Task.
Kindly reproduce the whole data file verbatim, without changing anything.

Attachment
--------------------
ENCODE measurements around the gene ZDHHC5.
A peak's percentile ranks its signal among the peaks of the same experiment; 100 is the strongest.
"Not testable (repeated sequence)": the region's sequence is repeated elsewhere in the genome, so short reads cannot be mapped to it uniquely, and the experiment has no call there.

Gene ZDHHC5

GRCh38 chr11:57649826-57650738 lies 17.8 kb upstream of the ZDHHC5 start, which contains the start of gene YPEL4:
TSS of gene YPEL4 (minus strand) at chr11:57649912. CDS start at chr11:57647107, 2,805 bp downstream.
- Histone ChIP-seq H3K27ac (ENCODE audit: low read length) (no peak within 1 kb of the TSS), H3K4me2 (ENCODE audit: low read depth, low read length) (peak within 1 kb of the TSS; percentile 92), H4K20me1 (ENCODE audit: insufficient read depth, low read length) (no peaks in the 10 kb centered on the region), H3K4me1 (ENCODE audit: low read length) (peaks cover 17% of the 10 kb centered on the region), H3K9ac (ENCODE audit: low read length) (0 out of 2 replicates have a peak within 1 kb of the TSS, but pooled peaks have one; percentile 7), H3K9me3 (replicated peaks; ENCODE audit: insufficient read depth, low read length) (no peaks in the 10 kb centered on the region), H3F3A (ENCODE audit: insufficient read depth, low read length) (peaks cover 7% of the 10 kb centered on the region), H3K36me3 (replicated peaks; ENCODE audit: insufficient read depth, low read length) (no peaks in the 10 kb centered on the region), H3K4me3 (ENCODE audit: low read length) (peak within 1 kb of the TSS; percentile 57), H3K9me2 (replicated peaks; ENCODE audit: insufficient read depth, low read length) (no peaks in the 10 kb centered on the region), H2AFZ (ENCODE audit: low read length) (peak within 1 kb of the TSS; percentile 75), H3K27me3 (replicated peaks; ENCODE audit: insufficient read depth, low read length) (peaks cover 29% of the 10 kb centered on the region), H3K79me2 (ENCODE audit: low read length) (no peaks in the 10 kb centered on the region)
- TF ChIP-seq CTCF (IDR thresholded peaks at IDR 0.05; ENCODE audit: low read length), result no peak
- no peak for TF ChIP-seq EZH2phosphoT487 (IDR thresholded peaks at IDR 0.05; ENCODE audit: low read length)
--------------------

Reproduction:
ENCODE measurements around the gene ZDHHC5.
A peak's percentile ranks its signal among the peaks of the same experiment; 100 is the strongest.
"Not testable (repeated sequence)": the region's sequence is repeated elsewhere in the genome, so short reads cannot be mapped to it uniquely, and the experiment has no call there.

Gene ZDHHC5

GRCh38 chr11:57649826-57650738 lies 17.8 kb upstream of the ZDHHC5 start, which contains the start of gene YPEL4:
TSS of gene YPEL4 (minus strand) at chr11:57649912. CDS start at chr11:57647107, 2,805 bp downstream.
- Histone ChIP-seq H3K27ac (ENCODE audit: low read length) (no peak within 1 kb of the TSS), H3K4me2 (ENCODE audit: low read depth, low read length) (peak within 1 kb of the TSS; percentile 92), H4K20me1 (ENCODE audit: insufficient read depth, low read length) (no peaks in the 10 kb centered on the region), H3K4me1 (ENCODE audit: low read length) (peaks cover 17% of the 10 kb centered on the region), H3K9ac (ENCODE audit: low read length) (0 out of 2 replicates have a peak within 1 kb of the TSS, but pooled peaks have one; percentile 7), H3K9me3 (replicated peaks; ENCODE audit: insufficient read depth, low read length) (no peaks in the 10 kb centered on the region), H3F3A (ENCODE audit: insufficient read depth, low read length) (peaks cover 7% of the 10 kb centered on the region), H3K36me3 (replicated peaks; ENCODE audit: insufficient read depth, low read length) (no peaks in the 10 kb centered on the region), H3K4me3 (ENCODE audit: low read length) (peak within 1 kb of the TSS; percentile 57), H3K9me2 (replicated peaks; ENCODE audit: insufficient read depth, low read length) (no peaks in the 10 kb centered on the region), H2AFZ (ENCODE audit: low read length) (peak within 1 kb of the TSS; percentile 75), H3K27me3 (replicated peaks; ENCODE audit: insufficient read depth, low read length) (peaks cover 29% of the 10 kb centered on the region), H3K79me2 (ENCODE audit: low read length) (no peaks in the 10 kb centered on the region)
- TF ChIP-seq CTCF (IDR thresholded peaks at IDR 0.05; ENCODE audit: low read length), result no peak
- no peak for TF ChIP-seq EZH2phosphoT487 (IDR thresholded peaks at IDR 0.05; ENCODE audit: low read length)